In spite of our unintended lack of sleep, Scott was out the door on time. I even managed to get the kids up, ready, and out the door in time to see Scott shove off for the swimming portion which started promptly at 7:52 AM. The rest of the morning was spent walking around the race area and tracking Scott on his bike and run portions. Runkeeper is very cool in the iPhone – when it works – and really helped me pinpoint Scott in the last 20-30 minutes of the race. Toward the last stretch, I was able to see exactly where he was on the course. So, when he came into view, Mr. C and I ran out to jog with him for a minute – Mr. C was so excited to run with his Dad! I was so happy and proud of Scott that I almost cried!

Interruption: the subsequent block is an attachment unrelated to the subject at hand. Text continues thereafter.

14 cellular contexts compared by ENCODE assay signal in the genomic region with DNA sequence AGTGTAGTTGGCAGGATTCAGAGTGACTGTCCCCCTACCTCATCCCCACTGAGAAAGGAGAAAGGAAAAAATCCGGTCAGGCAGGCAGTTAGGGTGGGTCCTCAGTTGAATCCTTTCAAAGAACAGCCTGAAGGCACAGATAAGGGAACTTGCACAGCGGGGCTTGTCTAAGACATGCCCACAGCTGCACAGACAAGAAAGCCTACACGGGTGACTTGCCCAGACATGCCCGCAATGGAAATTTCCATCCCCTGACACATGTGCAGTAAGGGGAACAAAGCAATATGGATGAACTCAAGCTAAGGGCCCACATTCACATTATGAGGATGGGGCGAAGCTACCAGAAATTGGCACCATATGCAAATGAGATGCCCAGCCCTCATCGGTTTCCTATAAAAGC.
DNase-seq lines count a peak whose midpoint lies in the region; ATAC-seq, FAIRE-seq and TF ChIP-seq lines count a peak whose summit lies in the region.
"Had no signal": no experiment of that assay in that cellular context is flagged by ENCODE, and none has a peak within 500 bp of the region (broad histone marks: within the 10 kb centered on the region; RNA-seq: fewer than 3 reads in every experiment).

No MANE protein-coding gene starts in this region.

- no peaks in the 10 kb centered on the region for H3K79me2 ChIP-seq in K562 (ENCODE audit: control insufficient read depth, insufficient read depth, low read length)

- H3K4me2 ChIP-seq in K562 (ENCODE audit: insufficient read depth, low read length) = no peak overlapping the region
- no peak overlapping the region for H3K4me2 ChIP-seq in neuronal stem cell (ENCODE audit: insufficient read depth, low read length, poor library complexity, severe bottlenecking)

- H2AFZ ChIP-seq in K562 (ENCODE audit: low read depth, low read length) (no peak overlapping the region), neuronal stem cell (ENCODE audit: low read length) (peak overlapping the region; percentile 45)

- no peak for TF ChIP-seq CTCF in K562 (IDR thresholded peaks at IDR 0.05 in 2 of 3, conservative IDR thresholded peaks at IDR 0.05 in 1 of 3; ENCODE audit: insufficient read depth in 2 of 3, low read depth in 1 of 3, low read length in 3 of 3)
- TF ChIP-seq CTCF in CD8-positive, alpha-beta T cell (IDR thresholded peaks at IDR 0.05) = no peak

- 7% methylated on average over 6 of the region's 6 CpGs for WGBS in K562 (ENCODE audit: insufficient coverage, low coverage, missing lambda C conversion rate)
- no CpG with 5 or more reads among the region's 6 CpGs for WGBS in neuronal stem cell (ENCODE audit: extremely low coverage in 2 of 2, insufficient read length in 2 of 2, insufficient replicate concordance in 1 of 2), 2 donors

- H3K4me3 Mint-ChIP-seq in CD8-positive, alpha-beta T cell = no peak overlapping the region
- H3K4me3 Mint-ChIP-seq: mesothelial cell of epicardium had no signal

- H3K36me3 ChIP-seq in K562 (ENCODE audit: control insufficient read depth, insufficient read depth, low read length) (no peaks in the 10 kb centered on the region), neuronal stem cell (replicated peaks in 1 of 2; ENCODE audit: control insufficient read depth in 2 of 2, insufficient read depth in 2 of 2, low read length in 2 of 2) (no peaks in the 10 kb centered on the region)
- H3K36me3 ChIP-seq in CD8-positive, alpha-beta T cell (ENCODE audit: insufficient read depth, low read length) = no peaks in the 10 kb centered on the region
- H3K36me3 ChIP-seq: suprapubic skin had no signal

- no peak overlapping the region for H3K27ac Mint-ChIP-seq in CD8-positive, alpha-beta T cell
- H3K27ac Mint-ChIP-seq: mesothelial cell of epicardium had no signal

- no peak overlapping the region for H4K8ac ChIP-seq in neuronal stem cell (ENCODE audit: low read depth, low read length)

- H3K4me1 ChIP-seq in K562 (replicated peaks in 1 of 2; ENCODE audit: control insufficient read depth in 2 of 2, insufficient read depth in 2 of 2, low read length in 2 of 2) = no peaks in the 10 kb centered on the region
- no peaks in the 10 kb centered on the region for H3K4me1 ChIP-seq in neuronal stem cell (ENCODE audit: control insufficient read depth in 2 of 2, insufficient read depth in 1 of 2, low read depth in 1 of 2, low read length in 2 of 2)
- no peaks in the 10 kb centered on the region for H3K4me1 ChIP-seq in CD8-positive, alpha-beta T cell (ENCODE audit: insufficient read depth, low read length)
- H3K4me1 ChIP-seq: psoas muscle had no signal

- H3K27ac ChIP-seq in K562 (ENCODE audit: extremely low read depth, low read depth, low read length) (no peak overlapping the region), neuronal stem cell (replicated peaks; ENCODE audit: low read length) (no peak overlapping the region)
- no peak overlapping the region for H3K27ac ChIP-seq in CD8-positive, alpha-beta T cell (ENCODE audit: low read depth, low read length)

It really amazes me that Scott trained for the last 6-7 months and accomplished a full swim, bike, and run – something I have no interest in doing at this point in my life. He and the other triathletes are truly inspirational. They trained so hard and you could see the deep emotion in their faces as they ran along the last stretch of the race – excitement, exhaustion, determination, pride – you name it, every emotion was there. Scott ended up finishing in about 3.5 hours – that is amazing to me, especially considering it’s his first race AND he was racing in 90+ temperatures! I’m actually surprised we didn’t see more runners pass out from the heat, but I’ll consider that a blessing. By the way, if you want to know how many calories he burned for his 3.5 hour workout – that magic number would be 3,500 calories! Yes, he definitely deserved that huge piece of chocolate cake tonight.